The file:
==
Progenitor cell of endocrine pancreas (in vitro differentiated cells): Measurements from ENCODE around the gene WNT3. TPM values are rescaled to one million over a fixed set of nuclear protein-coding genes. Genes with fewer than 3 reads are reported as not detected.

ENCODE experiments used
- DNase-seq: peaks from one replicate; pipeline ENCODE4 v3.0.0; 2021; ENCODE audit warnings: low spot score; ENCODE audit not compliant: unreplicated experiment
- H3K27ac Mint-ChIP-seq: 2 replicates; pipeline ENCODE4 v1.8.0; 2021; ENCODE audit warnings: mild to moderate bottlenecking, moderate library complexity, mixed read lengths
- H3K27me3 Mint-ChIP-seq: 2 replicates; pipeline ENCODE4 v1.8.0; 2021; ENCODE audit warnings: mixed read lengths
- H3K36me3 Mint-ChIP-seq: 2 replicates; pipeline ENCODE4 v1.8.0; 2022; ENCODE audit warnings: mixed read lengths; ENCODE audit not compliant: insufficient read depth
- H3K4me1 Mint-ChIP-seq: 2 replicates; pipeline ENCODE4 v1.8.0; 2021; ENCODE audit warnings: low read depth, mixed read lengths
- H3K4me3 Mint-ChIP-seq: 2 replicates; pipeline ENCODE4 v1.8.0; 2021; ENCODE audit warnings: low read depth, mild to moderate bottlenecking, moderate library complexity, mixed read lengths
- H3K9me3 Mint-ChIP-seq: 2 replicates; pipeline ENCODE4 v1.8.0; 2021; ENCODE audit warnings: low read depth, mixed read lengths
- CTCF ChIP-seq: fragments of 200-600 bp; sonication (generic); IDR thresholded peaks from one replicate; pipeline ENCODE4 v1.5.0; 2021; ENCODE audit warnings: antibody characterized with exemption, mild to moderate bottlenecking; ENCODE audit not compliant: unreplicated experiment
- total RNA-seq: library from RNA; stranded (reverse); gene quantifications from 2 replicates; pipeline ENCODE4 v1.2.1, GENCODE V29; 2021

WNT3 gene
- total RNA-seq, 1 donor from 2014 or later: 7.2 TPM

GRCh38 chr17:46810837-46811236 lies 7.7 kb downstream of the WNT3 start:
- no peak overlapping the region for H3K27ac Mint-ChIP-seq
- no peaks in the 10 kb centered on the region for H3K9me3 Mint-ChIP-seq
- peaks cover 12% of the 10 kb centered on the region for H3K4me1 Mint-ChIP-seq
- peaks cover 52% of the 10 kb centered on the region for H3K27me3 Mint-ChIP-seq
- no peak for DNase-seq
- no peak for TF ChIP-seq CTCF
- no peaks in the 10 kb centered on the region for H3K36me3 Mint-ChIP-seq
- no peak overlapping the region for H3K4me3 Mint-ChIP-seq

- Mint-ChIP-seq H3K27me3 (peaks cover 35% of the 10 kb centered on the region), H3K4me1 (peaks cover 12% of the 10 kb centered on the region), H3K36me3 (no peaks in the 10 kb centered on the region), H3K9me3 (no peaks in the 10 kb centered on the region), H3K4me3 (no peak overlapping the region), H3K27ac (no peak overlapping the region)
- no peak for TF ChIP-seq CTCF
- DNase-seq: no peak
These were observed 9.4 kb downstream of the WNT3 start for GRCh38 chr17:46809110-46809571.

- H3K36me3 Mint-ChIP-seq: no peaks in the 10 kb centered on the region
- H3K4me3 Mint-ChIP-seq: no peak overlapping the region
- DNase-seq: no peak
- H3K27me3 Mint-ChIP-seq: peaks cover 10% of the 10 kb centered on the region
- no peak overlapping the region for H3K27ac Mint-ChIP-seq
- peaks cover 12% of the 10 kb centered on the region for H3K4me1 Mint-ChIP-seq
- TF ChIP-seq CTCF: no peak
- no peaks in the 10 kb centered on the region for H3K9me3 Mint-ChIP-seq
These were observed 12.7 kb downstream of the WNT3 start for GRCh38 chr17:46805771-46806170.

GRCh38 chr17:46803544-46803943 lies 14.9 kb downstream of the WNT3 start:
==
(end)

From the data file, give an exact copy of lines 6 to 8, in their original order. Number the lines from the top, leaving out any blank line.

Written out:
- H3K36me3 Mint-ChIP-seq: 2 replicates; pipeline ENCODE4 v1.8.0; 2022; ENCODE audit warnings: mixed read lengths; ENCODE audit not compliant: insufficient read depth
- H3K4me1 Mint-ChIP-seq: 2 replicates; pipeline ENCODE4 v1.8.0; 2021; ENCODE audit warnings: low read depth, mixed read lengths
- H3K4me3 Mint-ChIP-seq: 2 replicates; pipeline ENCODE4 v1.8.0; 2021; ENCODE audit warnings: low read depth, mild to moderate bottlenecking, moderate library complexity, mixed read lengths